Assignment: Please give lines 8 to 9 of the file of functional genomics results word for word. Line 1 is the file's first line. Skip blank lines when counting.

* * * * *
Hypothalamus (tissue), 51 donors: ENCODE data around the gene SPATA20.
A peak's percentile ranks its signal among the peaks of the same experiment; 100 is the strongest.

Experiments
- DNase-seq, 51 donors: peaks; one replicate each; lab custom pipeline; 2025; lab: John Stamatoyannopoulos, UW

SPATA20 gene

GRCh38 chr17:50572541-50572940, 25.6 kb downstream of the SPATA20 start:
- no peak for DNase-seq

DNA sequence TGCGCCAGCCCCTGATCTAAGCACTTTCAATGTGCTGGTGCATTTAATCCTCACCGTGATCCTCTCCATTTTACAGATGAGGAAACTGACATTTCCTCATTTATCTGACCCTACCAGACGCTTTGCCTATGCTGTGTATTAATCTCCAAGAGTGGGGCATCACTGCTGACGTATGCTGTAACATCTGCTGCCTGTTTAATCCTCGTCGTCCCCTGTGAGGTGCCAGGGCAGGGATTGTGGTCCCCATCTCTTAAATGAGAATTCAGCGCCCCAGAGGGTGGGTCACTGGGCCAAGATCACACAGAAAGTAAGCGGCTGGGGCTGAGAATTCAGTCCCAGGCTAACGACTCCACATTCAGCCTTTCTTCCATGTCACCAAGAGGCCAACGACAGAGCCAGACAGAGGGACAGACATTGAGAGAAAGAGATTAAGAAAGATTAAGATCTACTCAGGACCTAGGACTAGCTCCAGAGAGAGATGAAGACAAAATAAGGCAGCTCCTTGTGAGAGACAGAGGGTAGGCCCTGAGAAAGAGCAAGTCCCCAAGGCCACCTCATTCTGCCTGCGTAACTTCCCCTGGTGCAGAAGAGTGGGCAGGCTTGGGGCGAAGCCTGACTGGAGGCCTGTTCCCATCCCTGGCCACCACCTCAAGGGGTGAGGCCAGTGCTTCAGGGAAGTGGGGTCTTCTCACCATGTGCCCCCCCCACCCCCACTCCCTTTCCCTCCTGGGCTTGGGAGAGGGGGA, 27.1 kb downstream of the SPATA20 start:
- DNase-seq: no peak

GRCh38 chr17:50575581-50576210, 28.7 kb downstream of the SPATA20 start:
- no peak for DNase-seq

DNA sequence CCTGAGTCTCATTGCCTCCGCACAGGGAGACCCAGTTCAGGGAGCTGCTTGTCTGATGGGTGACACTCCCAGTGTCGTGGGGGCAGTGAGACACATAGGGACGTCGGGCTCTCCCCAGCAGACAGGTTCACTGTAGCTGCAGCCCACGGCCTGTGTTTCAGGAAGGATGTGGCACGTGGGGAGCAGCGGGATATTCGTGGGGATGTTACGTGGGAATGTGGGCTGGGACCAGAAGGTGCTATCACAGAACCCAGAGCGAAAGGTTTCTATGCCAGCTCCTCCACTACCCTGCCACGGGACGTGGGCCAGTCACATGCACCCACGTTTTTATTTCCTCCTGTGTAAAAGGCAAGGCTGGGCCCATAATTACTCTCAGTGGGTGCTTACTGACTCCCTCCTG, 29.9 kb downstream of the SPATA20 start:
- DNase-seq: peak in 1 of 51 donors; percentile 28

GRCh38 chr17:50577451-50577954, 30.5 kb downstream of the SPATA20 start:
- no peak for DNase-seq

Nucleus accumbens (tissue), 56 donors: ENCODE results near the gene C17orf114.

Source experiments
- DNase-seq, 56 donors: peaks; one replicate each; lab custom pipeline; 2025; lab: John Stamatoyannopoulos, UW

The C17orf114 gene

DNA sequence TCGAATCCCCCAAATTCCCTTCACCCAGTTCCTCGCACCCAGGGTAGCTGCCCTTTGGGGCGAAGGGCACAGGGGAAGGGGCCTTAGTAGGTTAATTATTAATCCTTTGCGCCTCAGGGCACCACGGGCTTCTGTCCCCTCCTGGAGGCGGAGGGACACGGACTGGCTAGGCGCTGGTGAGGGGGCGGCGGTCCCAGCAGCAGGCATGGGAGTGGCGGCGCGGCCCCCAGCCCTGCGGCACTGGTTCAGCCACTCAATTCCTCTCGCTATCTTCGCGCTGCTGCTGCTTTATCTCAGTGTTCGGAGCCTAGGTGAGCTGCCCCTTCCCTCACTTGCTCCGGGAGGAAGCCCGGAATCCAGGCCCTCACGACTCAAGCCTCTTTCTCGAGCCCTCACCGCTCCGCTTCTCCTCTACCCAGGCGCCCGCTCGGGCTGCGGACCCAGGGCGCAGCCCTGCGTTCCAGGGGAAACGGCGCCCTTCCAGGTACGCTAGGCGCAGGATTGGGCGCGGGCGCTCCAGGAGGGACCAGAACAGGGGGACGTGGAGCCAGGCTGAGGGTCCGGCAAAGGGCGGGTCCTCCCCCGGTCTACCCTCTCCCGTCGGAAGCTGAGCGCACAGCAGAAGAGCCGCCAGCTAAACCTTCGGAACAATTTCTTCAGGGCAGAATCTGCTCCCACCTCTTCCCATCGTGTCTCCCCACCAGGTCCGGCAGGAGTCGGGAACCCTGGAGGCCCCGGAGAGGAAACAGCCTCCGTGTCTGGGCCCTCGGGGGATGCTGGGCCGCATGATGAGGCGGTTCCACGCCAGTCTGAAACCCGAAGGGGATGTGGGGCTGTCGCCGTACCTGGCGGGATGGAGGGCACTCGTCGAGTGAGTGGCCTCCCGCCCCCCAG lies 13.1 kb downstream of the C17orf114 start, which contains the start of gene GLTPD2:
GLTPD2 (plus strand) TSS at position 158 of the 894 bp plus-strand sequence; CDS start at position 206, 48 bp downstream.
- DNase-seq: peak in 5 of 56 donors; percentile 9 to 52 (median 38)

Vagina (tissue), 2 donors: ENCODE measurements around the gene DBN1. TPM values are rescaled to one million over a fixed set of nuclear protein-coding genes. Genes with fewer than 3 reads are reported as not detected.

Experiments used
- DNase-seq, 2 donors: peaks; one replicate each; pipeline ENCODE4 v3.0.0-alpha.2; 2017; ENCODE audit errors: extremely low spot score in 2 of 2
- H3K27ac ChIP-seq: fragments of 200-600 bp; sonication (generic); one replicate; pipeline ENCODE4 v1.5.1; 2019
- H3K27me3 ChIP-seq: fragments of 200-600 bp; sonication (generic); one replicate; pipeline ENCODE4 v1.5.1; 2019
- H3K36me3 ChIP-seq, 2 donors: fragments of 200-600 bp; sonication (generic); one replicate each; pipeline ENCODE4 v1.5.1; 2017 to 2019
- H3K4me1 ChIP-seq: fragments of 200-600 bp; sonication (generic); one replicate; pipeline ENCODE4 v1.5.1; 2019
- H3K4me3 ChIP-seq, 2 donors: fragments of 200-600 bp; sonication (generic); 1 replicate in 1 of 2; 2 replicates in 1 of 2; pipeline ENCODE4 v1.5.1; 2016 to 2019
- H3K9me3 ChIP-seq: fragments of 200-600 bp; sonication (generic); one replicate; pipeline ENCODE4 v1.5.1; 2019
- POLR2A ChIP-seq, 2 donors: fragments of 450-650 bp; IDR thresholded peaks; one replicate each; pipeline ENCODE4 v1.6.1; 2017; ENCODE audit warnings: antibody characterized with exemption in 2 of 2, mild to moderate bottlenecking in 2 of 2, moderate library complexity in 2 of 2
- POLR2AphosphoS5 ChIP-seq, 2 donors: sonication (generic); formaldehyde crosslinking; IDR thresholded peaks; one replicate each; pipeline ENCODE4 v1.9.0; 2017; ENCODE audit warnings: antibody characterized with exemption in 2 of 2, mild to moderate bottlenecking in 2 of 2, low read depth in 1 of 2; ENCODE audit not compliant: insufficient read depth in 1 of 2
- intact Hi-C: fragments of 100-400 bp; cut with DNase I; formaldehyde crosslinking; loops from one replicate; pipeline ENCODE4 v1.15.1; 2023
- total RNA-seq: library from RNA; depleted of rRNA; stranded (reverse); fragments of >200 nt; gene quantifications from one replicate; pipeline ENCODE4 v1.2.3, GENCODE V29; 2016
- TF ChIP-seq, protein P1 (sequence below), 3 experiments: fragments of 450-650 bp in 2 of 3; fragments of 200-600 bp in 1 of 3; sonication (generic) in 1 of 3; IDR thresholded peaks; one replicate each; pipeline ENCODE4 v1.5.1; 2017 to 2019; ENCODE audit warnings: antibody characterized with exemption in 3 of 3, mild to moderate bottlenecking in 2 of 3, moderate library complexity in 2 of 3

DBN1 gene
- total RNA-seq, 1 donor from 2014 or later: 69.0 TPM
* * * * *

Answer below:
DNA sequence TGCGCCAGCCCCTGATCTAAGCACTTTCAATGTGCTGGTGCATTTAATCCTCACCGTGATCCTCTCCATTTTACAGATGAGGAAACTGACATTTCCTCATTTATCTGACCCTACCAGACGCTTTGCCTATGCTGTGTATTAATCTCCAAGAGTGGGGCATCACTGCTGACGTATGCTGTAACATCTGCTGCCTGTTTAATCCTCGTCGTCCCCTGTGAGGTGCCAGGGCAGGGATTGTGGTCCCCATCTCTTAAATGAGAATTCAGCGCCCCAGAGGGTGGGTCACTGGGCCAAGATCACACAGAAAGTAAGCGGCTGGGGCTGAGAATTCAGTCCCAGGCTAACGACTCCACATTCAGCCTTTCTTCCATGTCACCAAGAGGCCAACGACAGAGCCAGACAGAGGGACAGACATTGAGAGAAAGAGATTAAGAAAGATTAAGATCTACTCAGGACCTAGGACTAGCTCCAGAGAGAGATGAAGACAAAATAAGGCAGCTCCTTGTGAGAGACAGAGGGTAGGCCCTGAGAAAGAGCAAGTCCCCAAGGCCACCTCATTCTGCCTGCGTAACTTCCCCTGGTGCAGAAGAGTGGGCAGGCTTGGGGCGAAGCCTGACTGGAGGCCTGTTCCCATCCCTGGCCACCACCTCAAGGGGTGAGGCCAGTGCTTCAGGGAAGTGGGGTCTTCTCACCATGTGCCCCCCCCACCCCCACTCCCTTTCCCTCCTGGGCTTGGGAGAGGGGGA, 27.1 kb downstream of the SPATA20 start:
- DNase-seq: no peak